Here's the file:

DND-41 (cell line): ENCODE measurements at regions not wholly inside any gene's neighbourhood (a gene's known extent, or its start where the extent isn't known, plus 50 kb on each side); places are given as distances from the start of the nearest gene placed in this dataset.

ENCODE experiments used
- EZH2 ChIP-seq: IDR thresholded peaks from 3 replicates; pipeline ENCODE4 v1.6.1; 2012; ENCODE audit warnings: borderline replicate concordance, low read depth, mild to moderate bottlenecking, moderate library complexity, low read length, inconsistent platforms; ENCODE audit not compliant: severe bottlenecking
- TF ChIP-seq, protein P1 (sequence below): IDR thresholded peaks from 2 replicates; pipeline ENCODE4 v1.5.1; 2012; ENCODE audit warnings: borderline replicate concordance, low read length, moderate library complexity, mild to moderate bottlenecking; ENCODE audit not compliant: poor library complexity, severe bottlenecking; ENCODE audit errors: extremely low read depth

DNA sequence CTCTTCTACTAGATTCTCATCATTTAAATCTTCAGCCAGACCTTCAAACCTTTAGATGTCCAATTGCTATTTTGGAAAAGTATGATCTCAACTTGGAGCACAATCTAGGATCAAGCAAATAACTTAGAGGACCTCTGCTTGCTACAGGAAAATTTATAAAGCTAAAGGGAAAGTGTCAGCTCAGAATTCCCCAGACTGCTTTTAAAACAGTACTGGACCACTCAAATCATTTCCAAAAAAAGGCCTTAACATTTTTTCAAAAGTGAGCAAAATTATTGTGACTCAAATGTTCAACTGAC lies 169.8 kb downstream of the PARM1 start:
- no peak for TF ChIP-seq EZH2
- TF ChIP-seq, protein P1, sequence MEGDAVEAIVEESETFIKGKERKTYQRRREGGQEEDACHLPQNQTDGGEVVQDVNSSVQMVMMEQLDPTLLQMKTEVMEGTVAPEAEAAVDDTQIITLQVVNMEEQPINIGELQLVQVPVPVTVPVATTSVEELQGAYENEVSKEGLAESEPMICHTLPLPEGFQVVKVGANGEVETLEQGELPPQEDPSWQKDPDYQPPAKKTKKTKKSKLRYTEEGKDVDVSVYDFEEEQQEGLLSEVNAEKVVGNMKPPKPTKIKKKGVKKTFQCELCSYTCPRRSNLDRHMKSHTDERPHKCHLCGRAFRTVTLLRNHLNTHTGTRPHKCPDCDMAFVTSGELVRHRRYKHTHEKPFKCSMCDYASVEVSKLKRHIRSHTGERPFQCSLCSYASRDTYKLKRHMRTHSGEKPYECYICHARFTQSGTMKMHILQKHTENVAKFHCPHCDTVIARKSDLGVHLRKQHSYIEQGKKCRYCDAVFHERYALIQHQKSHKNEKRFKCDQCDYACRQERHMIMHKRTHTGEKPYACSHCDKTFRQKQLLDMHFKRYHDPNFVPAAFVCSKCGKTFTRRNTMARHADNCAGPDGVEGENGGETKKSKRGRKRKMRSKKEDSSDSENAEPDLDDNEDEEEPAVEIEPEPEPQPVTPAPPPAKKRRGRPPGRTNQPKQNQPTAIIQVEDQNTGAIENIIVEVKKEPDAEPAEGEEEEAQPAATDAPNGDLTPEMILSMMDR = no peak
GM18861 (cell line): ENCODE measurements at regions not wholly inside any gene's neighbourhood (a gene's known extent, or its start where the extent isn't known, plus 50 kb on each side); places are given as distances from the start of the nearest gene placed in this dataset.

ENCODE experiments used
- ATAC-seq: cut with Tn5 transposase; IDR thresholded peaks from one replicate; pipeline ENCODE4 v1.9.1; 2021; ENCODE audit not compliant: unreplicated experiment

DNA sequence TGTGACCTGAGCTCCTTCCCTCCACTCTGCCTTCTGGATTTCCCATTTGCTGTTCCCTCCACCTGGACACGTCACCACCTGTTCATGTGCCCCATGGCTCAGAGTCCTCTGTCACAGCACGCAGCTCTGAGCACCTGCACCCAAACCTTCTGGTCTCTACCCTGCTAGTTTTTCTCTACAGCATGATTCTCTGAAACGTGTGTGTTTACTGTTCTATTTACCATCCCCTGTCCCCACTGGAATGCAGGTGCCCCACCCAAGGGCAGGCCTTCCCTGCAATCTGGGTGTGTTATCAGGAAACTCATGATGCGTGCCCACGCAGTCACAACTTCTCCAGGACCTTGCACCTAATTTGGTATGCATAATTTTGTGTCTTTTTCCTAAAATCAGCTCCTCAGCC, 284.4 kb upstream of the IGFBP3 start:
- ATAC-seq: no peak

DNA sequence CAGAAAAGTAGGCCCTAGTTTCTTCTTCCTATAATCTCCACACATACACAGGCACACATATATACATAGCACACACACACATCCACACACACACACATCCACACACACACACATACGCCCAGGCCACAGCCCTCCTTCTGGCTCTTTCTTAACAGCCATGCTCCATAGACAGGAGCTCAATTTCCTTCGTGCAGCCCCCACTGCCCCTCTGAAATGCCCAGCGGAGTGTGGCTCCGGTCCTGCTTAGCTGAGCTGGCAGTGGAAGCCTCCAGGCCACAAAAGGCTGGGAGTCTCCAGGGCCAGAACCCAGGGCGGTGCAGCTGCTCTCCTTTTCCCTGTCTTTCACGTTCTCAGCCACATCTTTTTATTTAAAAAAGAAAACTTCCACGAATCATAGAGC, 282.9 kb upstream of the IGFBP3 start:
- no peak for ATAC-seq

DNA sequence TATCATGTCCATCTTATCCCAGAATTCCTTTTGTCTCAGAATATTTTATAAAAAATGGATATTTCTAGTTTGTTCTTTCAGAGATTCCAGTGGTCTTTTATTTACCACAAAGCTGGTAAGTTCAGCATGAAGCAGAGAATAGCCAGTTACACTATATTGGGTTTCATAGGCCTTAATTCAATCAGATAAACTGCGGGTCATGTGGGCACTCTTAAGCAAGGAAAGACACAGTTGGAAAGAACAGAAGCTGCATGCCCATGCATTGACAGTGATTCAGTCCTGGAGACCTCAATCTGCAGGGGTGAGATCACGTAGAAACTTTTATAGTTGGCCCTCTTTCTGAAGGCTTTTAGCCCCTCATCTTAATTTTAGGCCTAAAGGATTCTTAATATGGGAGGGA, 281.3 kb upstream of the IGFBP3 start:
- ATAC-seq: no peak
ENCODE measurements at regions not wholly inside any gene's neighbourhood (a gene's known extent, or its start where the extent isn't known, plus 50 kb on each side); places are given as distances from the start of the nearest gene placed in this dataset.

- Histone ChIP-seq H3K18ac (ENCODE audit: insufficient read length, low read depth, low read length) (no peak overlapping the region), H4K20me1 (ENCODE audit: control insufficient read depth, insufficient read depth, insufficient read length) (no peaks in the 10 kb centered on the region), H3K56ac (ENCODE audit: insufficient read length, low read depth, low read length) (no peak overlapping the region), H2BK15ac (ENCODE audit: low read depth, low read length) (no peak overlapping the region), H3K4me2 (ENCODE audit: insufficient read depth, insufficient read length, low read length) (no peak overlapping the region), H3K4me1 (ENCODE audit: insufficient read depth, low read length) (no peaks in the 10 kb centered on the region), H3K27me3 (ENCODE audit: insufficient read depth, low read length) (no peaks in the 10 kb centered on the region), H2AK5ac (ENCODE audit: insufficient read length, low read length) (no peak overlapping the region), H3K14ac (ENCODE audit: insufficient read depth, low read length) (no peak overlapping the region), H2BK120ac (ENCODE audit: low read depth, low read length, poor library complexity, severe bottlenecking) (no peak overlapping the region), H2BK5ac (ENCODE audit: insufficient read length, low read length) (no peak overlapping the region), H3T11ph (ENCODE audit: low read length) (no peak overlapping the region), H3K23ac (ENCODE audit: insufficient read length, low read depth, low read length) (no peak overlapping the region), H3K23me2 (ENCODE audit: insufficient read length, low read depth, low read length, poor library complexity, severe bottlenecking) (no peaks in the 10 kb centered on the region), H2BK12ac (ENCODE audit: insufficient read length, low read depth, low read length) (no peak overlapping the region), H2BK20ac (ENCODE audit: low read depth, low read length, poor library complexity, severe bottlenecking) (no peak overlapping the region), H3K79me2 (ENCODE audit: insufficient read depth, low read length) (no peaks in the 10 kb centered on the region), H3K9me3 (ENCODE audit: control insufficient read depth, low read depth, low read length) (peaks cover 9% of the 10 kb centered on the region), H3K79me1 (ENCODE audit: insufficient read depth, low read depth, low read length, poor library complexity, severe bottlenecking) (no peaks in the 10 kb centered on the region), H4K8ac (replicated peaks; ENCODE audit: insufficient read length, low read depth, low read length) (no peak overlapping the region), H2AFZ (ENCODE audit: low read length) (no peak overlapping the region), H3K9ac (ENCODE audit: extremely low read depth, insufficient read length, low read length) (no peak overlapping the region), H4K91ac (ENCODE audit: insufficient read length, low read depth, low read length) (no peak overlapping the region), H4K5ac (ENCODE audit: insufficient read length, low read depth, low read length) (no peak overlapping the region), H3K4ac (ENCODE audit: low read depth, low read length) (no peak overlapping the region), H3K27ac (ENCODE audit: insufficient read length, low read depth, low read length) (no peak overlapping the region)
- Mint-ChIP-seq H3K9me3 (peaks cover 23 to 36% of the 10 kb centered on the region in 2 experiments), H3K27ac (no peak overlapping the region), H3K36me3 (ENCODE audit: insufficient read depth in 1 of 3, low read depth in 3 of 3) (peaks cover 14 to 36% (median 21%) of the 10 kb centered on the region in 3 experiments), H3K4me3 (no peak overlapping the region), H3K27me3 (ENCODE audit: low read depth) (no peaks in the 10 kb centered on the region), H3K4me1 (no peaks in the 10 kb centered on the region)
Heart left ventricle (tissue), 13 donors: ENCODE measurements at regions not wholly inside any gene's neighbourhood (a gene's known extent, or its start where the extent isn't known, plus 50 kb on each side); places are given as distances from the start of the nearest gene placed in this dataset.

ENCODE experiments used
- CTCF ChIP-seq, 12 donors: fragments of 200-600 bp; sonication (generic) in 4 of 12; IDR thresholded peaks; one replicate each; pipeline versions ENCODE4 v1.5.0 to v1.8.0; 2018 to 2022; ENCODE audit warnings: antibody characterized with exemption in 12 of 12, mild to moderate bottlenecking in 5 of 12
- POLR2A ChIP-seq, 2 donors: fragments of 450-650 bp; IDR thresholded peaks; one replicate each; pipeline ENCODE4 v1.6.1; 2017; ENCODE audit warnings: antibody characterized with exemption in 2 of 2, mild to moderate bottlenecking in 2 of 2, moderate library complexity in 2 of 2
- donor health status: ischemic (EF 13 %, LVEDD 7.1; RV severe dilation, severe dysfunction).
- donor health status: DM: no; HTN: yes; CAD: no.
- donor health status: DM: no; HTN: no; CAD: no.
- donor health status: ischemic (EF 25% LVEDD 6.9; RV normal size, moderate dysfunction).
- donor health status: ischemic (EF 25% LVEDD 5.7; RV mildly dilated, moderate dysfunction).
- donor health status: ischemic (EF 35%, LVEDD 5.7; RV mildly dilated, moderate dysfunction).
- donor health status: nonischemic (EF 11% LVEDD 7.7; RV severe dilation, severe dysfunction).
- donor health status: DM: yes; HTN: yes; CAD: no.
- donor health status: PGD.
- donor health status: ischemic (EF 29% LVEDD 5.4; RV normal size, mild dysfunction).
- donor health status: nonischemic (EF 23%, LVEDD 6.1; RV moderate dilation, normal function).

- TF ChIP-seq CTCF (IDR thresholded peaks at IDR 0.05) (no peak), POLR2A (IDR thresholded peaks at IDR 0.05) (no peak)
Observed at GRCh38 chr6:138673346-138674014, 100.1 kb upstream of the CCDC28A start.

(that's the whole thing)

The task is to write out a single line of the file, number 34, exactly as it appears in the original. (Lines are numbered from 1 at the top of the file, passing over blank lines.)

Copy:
- donor health status: nonischemic (EF 23%, LVEDD 6.1; RV moderate dilation, normal function).